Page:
Oregon Court of Appeals Clarifies Religious Preference Exemption

The Oregon Court of Appeals recently clarified the scope of Oregon’s religious preference exemption defense to an unlawful discrimination claim. King v. Warner Pacific College, 296 Or. App. 155 (2019), concerns a lawsuit filed by plaintiff Noel King against Warner Pacific College, a Christian liberal arts college in Portland. Mr. King, who is Jewish, applied for a position as an adjunct psychology professor at the college. Warner Pacific interviewed King but ultimately rejected him because he is not a “Christ-follower.” Instead of hiring another applicant for the position, Warner Pacific chose to assign the duties of the position to current employees who were Christian.

The central issue before the Court of Appeals was the meaning of the term “prefer” as used in ORS 659A.006(4). That statute provides:

It is not an unlawful employment practice for a bona fide church or other religious institution, including but not limited to a school, hospital or church camp, to prefer an employee, or an applicant for employment, of one religious sect or persuasion over another if:

(a)The religious sect or persuasion to which the employee or applicant belongs is the same as that of the church or institution;

(b)In the opinion of the church or institution, the preference will best serve the purposes of the church or institution; and

(c)The employment involved is closely connected with or related to the primary purposes of the church or institution and is not connected with a commercial or business activity that has no necessary relationship to the church or institution.

Mr. King argued that the religious preference defense is narrowly limited to “preferring” an existing applicant from the current application pool. Under that interpretation, “the statute permits the college a religious preference only if the college fills the position from among applicants in the present hiring pool.” Warner Pacific disagreed. In the college’s view, the statutory preference permits a choice not to hire at all, to hire later, or to use its current employees.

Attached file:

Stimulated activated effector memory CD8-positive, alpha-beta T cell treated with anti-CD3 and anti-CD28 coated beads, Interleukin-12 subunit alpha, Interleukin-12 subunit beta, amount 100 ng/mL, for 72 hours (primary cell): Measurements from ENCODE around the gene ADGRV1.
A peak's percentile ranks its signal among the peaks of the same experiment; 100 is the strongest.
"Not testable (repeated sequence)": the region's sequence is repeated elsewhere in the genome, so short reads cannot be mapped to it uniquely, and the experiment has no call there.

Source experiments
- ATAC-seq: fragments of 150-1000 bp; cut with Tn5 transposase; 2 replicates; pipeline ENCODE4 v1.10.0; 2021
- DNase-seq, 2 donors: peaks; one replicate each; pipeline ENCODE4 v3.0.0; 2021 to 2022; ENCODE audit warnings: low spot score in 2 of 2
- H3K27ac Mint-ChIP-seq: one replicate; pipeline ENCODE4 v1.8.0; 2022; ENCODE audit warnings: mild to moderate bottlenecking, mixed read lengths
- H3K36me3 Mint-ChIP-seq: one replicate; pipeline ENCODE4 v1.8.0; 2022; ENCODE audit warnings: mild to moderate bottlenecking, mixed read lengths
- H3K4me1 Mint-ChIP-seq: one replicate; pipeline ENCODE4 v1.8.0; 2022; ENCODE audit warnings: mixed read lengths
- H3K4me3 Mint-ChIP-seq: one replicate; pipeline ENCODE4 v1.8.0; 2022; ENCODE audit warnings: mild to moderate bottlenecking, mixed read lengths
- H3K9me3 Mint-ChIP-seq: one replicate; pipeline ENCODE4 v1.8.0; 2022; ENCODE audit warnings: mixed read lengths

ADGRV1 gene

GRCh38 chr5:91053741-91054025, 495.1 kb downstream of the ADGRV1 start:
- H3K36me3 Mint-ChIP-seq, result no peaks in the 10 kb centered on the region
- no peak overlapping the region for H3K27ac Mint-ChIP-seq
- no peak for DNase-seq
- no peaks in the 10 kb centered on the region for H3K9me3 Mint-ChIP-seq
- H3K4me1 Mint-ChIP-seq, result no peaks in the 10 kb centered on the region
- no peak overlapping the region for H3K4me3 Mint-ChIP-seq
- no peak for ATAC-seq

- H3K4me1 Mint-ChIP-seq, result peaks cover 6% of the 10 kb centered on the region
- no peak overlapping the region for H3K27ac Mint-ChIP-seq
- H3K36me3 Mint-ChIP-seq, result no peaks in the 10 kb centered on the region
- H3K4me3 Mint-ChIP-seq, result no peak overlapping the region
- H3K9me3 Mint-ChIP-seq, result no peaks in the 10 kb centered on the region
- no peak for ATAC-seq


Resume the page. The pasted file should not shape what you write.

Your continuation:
The Court of Appeals agreed with Warner Pacific, finding that so long as the other statutory requirements are met, the college can lawfully exercise its religious preference by not hiring any applicant.

The Court went on to examine the only other contested aspect of ORS 649A.006(4): whether the “employment involved is closely connected to the primary purposes of the church or institution” and not any commercial or business activity. The Court held that the undisputed facts established that the position of adjunct professor of psychology, and the course to be taught, had been integrated with the college’s primary purpose of a Christ-centered learning environment. Those facts included the textbook and course syllabus, which showed that the professor is required to read scripture verses to students and conduct Christian meditations.


If you’re a church or other religious institution in Oregon, such as a school or hospital, you may reject an applicant on the basis of their religion without filling the position with another applicant at that time. Before making that decision, it is important to consider the primary purpose of your institution and examine whether the position is closely connected to that purpose.

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